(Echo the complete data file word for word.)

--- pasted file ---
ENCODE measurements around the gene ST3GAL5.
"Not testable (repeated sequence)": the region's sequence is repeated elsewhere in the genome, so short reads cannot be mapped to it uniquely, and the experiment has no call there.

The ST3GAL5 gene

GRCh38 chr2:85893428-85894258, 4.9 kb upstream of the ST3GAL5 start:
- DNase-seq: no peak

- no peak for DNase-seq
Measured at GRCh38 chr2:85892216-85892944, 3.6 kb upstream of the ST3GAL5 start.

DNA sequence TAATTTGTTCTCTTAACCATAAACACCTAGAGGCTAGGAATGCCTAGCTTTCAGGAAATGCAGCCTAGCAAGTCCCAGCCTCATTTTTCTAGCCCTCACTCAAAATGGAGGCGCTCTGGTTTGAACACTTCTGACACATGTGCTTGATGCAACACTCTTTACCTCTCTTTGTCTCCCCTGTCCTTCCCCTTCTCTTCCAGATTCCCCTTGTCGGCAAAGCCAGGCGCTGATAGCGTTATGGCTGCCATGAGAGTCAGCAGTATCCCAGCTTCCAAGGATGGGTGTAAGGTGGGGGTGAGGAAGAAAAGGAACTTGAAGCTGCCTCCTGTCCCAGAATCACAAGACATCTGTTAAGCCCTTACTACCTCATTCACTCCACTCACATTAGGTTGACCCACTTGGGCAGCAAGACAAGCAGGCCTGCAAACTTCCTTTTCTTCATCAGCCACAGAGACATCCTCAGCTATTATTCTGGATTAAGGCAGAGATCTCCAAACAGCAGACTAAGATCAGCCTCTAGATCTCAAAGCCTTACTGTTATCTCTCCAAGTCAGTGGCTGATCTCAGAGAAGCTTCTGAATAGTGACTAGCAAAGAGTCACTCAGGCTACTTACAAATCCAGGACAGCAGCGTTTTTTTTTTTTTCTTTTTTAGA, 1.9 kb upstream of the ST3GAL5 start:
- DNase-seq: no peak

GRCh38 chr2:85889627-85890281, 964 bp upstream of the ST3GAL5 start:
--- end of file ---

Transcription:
ENCODE measurements around the gene ST3GAL5.
"Not testable (repeated sequence)": the region's sequence is repeated elsewhere in the genome, so short reads cannot be mapped to it uniquely, and the experiment has no call there.

The ST3GAL5 gene

GRCh38 chr2:85893428-85894258, 4.9 kb upstream of the ST3GAL5 start:
- DNase-seq: no peak

- no peak for DNase-seq
Measured at GRCh38 chr2:85892216-85892944, 3.6 kb upstream of the ST3GAL5 start.

DNA sequence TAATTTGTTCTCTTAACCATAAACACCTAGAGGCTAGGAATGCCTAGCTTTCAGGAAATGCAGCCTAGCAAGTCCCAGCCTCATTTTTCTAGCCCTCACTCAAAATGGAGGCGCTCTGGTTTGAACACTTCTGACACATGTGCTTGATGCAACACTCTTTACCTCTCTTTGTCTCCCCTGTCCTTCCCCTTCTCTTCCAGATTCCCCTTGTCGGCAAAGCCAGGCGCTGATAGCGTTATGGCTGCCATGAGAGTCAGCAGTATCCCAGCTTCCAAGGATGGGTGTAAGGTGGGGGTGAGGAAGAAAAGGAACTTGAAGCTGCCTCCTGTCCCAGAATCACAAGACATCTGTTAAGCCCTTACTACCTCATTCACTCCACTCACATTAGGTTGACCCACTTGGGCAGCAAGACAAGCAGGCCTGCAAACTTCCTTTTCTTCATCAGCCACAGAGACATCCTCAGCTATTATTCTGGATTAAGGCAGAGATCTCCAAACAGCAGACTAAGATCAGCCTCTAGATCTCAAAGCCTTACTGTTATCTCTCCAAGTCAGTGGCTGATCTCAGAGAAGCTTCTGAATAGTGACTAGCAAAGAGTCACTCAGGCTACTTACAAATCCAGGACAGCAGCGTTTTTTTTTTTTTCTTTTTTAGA, 1.9 kb upstream of the ST3GAL5 start:
- DNase-seq: no peak

GRCh38 chr2:85889627-85890281, 964 bp upstream of the ST3GAL5 start: